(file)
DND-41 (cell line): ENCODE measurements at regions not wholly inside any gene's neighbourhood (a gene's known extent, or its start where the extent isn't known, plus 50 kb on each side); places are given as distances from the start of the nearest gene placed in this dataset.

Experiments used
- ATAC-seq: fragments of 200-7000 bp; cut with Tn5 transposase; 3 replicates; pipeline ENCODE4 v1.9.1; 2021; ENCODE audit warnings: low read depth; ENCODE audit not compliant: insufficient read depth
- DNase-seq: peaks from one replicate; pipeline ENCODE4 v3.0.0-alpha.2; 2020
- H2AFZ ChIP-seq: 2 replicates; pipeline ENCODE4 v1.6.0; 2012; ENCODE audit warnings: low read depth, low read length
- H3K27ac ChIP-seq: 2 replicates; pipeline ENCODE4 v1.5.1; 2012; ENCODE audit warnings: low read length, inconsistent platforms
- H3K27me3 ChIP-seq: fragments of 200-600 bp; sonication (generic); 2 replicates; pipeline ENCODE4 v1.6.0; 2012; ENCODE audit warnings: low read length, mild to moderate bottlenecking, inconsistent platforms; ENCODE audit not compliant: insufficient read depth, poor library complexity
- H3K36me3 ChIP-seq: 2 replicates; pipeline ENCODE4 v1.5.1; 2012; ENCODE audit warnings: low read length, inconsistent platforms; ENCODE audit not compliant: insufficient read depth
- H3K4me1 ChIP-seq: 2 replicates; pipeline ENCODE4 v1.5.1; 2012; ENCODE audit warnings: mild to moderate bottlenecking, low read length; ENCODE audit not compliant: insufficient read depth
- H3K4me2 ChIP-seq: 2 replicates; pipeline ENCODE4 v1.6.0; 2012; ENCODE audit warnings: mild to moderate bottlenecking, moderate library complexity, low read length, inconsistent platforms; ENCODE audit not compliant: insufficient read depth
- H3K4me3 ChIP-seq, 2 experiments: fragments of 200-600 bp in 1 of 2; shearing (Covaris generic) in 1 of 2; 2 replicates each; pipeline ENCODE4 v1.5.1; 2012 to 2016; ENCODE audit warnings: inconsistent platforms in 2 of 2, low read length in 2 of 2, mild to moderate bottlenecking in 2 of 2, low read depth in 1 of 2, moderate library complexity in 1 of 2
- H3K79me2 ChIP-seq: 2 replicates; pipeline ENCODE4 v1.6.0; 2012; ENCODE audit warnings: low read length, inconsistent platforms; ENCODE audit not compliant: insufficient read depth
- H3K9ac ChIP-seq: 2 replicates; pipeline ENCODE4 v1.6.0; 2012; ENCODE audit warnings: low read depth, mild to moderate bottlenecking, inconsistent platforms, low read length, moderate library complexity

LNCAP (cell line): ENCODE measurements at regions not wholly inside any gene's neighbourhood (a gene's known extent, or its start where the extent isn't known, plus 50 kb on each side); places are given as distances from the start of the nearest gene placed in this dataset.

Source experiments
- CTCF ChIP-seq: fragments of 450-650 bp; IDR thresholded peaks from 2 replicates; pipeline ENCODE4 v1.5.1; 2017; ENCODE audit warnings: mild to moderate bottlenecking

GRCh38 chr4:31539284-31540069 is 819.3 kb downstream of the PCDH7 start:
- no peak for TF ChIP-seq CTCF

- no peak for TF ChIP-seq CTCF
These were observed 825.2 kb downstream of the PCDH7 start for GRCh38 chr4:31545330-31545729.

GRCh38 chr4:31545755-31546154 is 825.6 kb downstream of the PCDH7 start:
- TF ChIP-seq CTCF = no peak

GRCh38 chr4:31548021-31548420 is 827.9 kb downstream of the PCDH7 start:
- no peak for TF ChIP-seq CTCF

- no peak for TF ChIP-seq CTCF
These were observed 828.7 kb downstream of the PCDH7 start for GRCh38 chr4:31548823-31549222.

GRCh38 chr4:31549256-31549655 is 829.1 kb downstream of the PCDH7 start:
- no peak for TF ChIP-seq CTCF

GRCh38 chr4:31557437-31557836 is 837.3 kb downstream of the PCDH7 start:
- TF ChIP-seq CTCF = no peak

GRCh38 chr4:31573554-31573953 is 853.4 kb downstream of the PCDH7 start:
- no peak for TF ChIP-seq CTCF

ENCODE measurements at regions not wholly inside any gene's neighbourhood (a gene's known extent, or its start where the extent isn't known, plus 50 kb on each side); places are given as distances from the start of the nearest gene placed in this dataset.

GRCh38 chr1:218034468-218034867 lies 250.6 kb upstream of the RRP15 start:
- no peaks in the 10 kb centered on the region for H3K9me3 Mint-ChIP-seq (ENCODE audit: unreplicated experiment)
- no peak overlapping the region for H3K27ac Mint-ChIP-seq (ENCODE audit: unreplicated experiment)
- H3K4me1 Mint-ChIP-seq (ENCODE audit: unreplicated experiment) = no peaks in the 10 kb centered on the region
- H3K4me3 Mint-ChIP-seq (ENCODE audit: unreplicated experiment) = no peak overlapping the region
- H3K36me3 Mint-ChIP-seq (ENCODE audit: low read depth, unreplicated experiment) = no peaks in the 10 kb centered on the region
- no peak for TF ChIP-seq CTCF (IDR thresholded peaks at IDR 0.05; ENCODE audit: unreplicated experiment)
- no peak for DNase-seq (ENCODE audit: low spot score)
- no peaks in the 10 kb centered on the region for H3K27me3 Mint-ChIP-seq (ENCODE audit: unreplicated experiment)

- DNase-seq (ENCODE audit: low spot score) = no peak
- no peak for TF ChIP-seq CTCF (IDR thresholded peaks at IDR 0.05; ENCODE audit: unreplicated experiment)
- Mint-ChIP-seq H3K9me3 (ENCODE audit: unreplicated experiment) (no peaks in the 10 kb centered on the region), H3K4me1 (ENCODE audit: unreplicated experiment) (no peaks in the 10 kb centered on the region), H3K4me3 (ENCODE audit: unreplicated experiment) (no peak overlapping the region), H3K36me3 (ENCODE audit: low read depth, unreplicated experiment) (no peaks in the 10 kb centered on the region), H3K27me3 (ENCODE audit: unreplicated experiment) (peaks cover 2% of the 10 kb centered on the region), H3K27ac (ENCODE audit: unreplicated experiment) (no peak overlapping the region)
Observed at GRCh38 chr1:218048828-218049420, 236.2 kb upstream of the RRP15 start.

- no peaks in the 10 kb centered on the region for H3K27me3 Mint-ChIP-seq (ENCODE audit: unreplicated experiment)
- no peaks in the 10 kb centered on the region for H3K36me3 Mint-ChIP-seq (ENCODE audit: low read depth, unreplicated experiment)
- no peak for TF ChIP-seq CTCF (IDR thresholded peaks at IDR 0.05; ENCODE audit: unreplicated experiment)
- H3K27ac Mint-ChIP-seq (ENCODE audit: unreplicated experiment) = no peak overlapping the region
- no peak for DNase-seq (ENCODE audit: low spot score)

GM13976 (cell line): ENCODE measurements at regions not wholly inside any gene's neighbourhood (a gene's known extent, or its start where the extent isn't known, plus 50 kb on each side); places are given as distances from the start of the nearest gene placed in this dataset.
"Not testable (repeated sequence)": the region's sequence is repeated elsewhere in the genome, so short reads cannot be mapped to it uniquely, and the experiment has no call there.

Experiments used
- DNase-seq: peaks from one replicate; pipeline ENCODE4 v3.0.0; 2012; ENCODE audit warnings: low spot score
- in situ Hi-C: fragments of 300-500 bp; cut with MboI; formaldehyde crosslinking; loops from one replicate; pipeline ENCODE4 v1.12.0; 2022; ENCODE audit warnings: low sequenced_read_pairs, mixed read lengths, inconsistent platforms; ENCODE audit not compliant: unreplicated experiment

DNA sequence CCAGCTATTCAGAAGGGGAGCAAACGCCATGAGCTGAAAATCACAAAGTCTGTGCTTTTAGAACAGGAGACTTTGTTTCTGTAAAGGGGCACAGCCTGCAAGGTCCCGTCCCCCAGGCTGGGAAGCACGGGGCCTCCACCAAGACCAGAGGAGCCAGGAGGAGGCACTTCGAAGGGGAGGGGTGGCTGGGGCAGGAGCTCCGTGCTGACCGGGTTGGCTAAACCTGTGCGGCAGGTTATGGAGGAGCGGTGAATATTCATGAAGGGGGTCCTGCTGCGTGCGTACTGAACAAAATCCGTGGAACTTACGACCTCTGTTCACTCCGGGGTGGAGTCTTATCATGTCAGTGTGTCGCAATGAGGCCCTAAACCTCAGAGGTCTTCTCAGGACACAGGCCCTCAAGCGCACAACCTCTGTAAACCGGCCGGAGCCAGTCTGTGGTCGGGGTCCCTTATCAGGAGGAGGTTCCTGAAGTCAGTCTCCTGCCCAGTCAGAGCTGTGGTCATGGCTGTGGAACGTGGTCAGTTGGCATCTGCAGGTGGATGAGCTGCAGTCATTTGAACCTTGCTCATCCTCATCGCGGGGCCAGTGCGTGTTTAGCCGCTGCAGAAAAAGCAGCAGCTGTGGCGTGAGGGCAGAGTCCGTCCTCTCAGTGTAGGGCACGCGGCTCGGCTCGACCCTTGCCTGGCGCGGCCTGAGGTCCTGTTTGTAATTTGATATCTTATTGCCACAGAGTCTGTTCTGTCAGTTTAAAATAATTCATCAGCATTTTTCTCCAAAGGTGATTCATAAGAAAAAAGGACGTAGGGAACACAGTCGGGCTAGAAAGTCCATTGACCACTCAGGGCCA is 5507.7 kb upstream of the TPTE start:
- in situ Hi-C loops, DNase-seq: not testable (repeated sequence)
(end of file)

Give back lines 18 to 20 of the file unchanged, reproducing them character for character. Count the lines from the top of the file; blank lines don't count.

- no peak for TF ChIP-seq CTCF

- no peak for TF ChIP-seq CTCF
These were observed 825.2 kb downstream of the PCDH7 start for GRCh38 chr4:31545330-31545729.